(This is Neil.) In his current “Life in Christ” column, Fr John Breck continues his series of translations from the late Fr Lev Gillet’s Amour Sans Limites, published in 1971 as the work of “A Monk of the Eastern Church.” I’ve excerpted from the first six parts of this series; you can find links to these excerpts here and here.
Once again, you can find biographical information about Gillet in an article in Jacob’s Well by Fr Michael Plekon that can be found here. The statement of Metropolitan Evlogy of Paris, Gillet’s own bishop, can surely also be applied to Fr Lev Gillet:
Men like St. Seraphim of Sarov and St. Francis of Assisi and many others have in their lives accomplished the union of the churches. Are they not citizens of the same holy and universal Church? At the level of their spiritual life they have gone beyond the walls which divide us, but which, in the fine expression of Metropolitan Platon of Kiev, do not reach up to heaven.
Here, then, is another excerpt from Amour Sans Limites. Fr Lev Gillet is imagining God addressing us:
“What does ‘love’ mean, when it is God who loves, God who Himself is Love? Every form of love is a movement from one being towards another with the desire to unite with the other. The directions, forms and varieties of this movement are innumerable. They span the range from less than human to more than human. Yet there is always a tendency toward union, toward a desire for union, whether possessive or sacrificial.
“My Love for persons is a movement of myself toward them, not only to be known by them or to be in some way imitated by them. That movement allows me to unite myself to them, to give myself to them.
“My Love, Love in its incorruptible essence, Love without limits, is never entirely absent. God is never absent. At times such Love seems barely to exist, yes. It can be undetectable, covered by hatred, by all sorts of perversions, or by a layer of instinctive brutality. Yet I still work through it. No matter how deformed love may be, I can make it rise to the level of a conscious and total gift. Love has a great many different aspects, it’s true. But there is only one Love.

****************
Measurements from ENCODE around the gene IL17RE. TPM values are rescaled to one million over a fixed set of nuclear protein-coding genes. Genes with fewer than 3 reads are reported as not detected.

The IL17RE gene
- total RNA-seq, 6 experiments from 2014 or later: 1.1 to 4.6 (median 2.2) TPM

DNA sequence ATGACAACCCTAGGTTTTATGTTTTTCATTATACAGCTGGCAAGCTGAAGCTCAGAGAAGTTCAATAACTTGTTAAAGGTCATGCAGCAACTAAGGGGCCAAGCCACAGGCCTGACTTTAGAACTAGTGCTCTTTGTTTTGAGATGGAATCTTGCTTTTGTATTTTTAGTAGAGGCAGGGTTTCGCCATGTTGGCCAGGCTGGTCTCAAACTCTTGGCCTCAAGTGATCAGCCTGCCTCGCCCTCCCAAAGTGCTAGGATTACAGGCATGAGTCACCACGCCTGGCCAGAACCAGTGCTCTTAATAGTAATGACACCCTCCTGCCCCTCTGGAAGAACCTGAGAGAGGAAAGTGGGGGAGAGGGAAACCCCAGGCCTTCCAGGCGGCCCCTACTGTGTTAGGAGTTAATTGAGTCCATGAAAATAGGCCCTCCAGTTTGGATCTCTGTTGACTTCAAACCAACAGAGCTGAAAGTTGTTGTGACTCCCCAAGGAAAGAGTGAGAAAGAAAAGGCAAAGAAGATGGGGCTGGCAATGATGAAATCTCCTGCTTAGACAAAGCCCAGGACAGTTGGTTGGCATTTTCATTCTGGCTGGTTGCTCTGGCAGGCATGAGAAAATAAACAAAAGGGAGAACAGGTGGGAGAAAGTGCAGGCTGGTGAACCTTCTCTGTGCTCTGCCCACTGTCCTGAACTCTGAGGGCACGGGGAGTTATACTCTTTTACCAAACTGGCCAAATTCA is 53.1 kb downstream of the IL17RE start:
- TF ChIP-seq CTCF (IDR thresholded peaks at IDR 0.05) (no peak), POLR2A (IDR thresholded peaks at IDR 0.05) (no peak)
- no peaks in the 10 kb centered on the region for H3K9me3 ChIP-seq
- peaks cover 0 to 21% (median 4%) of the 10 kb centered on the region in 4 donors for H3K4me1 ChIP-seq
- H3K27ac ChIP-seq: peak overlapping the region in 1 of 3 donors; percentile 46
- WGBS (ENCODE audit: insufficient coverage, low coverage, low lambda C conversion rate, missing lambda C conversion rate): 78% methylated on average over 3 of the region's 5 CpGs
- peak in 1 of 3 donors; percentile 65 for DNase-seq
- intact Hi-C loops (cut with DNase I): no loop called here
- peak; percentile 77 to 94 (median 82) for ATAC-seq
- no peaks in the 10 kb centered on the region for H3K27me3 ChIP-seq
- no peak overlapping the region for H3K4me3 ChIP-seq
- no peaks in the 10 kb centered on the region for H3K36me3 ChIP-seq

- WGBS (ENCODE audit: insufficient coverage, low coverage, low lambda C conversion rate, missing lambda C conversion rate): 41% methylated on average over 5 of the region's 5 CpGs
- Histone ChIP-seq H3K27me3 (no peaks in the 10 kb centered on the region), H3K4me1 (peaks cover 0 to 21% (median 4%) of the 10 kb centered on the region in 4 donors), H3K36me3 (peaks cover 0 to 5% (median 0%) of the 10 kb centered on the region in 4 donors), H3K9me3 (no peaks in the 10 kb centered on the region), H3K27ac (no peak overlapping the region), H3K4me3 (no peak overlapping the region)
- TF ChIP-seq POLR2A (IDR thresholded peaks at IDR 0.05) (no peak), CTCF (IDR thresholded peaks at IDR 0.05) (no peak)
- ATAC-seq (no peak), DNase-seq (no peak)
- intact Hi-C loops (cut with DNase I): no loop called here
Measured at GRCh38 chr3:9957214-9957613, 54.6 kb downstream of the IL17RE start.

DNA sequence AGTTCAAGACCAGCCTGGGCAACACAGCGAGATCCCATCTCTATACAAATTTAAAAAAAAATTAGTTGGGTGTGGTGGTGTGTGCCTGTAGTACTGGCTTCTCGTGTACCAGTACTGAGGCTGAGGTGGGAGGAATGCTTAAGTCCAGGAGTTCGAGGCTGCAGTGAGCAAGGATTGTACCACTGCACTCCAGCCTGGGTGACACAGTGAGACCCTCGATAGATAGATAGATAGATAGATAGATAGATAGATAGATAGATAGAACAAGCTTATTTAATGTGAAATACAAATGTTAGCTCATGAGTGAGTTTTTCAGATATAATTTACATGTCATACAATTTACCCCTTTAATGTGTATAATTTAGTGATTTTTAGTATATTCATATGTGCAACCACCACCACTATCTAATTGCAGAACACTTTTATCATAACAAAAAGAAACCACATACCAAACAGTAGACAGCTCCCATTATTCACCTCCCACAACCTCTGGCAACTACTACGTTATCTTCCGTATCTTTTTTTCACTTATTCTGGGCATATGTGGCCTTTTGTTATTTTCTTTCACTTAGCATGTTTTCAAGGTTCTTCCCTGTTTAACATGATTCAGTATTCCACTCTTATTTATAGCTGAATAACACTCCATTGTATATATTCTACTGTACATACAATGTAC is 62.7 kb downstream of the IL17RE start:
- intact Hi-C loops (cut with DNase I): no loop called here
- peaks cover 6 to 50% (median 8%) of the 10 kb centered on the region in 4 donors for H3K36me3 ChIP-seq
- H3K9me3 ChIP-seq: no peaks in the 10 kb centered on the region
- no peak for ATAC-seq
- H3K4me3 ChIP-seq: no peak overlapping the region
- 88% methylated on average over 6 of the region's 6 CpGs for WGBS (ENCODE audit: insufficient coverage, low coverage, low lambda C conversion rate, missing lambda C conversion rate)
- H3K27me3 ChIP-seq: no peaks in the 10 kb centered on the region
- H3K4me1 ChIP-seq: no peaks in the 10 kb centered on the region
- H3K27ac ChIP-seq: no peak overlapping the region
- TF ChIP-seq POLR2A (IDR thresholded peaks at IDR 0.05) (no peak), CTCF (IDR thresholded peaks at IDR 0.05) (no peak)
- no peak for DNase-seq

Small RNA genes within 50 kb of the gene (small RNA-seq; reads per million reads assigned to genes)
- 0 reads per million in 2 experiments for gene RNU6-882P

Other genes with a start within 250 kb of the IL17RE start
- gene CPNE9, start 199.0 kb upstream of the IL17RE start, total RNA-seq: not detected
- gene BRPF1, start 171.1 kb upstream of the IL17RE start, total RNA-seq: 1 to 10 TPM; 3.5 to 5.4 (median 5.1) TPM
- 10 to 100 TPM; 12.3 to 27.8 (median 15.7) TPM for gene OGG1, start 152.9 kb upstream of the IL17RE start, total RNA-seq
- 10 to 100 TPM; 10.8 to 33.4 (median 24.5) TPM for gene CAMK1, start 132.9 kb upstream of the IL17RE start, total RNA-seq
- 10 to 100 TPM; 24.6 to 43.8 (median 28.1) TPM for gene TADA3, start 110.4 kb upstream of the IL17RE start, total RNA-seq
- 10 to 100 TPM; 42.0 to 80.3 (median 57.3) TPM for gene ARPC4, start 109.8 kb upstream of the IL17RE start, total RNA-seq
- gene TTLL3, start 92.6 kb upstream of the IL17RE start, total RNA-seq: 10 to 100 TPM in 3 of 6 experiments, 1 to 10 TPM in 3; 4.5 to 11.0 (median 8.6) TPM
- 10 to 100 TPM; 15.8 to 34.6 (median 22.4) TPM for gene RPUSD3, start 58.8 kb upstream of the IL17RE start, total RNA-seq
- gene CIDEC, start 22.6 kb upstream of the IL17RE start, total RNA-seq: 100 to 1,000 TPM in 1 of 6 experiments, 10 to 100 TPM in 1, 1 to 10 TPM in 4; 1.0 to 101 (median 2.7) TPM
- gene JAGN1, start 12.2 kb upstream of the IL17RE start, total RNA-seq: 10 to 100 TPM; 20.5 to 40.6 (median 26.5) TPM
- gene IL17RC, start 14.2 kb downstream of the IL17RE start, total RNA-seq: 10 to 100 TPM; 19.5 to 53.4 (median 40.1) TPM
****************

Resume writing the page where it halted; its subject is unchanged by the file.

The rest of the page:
“You are loved. Isn’t there a place for the most ‘insignificant’ person in the flame of the Burning Bush? A soul, a person whom I love, though, is not insignificant. You are loved. It is you whom I love. This is no universal affirmation; I’m not speaking here about groups of people. I am speaking about you.
“Certainly you are all, collectively, my ‘beloved,’ whom I have created by my Love. You are members of a single body, which is my own Body. But now, my child, I am speaking to a single person: to you, and to no one else. I am calling you by a name I have given to no one else.
“Yes, I am calling you by a secret name, one reserved for you from all eternity. It is a different name from the one others use to address you. It is the name written on a white stone, a name no one knows, except (if they are attentive to the gift) the person who receives it.
“In the heart of God there is given to each of you the possibility to discover and make apparent to others a different facet of the unique Diamond. You yourself are that facet. Whatever life may have handed you, you are a unique aspect, a particular aspect, of the link that joins each person to divine Love. You are a ray of Love, shining forth from Love, even if at times that ray may seem broken….”